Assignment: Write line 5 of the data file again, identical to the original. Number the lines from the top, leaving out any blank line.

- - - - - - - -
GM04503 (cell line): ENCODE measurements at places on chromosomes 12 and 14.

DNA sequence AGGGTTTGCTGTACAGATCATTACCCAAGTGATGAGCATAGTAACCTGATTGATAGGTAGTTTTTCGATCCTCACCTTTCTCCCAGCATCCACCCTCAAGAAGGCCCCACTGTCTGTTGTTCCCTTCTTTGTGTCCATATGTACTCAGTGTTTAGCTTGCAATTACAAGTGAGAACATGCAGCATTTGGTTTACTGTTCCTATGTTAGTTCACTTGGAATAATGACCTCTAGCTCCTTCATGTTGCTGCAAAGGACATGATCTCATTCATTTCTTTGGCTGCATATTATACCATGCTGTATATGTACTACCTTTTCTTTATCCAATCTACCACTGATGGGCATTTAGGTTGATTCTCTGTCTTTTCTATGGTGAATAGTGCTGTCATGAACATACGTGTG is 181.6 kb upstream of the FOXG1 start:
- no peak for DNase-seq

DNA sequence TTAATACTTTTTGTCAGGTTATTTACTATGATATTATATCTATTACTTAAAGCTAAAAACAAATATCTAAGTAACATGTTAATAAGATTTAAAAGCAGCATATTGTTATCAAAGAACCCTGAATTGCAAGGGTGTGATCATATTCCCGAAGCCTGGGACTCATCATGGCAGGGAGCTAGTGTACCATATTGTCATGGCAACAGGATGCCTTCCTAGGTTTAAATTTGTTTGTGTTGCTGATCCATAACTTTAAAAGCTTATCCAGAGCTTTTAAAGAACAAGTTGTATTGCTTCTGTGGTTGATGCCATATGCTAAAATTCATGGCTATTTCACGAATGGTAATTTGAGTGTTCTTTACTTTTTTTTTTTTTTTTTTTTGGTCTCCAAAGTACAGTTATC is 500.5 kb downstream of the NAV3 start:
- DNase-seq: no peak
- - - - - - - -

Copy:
- DNase-seq: no peak